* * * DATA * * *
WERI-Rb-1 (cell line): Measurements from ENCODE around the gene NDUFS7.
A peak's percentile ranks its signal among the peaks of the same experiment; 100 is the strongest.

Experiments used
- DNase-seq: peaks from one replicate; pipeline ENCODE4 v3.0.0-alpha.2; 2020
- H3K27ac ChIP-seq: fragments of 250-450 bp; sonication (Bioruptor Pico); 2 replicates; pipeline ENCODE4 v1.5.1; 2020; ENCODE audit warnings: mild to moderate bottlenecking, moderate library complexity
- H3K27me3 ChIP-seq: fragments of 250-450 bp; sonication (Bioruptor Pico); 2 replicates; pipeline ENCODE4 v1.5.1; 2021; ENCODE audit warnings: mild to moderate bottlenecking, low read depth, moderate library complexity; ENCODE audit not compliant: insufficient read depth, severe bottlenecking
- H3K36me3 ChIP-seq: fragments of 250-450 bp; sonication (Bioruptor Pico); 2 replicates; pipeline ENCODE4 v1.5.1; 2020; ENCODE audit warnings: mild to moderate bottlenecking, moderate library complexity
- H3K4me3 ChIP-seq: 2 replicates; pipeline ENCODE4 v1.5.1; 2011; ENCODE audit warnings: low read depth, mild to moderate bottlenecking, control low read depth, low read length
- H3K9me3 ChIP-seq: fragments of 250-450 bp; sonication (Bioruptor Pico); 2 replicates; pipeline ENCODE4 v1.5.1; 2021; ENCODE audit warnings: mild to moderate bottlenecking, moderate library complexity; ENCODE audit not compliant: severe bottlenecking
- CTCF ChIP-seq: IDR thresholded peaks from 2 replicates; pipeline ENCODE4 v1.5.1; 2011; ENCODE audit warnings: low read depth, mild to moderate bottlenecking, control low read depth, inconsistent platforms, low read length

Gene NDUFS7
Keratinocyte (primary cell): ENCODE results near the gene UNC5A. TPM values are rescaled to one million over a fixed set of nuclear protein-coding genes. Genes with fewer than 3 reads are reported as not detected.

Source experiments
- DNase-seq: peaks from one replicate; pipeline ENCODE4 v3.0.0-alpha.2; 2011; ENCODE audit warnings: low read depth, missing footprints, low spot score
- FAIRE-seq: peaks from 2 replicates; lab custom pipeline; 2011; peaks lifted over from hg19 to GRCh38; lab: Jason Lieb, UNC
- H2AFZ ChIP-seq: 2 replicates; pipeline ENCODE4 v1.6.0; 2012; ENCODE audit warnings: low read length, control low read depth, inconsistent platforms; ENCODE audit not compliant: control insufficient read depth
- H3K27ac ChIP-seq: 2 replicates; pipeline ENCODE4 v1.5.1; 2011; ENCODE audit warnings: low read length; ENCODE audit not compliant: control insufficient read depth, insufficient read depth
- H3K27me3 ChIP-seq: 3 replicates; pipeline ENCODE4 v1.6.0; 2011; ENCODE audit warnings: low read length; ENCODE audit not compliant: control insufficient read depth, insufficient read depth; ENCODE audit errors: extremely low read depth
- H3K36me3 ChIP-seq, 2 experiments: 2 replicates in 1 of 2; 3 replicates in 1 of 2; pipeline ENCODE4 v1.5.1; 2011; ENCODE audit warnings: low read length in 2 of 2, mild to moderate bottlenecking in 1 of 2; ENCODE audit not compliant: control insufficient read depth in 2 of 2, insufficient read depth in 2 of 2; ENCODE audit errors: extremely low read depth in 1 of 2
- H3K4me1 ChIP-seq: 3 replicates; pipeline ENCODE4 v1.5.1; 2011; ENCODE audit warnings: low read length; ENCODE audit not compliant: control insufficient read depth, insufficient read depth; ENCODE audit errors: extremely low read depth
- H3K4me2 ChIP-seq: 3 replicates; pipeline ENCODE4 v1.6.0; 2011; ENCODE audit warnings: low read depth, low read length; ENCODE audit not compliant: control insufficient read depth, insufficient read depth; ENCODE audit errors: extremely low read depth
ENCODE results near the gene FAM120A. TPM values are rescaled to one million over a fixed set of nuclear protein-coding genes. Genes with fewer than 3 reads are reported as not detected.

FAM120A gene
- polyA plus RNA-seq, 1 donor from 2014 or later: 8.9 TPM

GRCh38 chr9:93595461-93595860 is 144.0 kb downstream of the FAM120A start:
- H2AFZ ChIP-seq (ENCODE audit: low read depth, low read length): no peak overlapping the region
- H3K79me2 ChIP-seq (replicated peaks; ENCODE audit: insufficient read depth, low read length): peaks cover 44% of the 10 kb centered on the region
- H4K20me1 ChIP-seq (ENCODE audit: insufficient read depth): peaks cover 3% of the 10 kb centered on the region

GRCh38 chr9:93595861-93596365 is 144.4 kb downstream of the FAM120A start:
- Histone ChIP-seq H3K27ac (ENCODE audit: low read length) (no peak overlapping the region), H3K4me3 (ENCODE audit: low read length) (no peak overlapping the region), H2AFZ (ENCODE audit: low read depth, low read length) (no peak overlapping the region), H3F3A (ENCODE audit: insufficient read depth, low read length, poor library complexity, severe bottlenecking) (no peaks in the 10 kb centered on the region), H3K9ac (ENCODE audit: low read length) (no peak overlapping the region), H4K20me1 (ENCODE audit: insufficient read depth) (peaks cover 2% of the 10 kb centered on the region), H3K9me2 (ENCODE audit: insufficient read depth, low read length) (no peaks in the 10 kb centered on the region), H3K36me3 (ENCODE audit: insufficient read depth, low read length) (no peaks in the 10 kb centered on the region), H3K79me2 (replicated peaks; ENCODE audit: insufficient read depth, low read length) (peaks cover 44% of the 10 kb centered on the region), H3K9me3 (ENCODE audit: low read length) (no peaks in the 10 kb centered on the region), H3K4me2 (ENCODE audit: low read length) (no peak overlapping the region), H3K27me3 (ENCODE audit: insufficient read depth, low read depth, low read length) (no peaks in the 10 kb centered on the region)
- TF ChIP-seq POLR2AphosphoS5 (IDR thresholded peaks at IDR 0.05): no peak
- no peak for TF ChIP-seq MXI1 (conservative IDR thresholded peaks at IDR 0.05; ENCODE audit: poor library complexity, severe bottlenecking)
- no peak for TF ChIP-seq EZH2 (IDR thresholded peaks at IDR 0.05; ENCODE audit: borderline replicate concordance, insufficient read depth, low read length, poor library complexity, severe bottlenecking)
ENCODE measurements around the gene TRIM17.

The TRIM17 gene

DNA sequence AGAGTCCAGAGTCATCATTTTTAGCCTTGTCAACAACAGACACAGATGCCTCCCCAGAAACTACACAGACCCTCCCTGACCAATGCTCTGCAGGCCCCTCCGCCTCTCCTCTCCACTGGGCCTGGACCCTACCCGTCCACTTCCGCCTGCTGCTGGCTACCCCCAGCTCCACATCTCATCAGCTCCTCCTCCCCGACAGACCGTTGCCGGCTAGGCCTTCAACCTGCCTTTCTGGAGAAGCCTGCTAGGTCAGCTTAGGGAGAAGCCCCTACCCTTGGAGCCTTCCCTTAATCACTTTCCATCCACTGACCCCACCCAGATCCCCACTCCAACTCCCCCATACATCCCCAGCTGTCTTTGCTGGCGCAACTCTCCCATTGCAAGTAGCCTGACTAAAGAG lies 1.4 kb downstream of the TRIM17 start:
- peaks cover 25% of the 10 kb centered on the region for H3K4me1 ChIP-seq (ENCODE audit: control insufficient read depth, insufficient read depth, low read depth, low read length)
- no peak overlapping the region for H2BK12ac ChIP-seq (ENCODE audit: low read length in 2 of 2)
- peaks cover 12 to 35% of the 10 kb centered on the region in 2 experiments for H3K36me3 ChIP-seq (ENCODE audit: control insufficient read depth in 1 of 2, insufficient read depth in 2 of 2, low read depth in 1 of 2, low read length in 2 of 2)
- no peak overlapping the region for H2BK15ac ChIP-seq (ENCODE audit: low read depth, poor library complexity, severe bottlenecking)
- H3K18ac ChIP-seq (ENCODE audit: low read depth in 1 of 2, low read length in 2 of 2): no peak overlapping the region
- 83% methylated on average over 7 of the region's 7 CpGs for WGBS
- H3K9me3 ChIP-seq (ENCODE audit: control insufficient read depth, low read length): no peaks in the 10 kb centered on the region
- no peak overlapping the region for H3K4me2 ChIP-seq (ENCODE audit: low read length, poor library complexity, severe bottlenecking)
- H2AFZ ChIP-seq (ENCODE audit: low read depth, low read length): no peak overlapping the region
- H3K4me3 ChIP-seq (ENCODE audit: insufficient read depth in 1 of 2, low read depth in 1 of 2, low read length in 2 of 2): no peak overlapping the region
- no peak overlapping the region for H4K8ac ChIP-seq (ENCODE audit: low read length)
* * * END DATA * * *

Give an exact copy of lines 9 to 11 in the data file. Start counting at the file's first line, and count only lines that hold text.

- H3K9me3 ChIP-seq: fragments of 250-450 bp; sonication (Bioruptor Pico); 2 replicates; pipeline ENCODE4 v1.5.1; 2021; ENCODE audit warnings: mild to moderate bottlenecking, moderate library complexity; ENCODE audit not compliant: severe bottlenecking
- CTCF ChIP-seq: IDR thresholded peaks from 2 replicates; pipeline ENCODE4 v1.5.1; 2011; ENCODE audit warnings: low read depth, mild to moderate bottlenecking, control low read depth, inconsistent platforms, low read length

Gene NDUFS7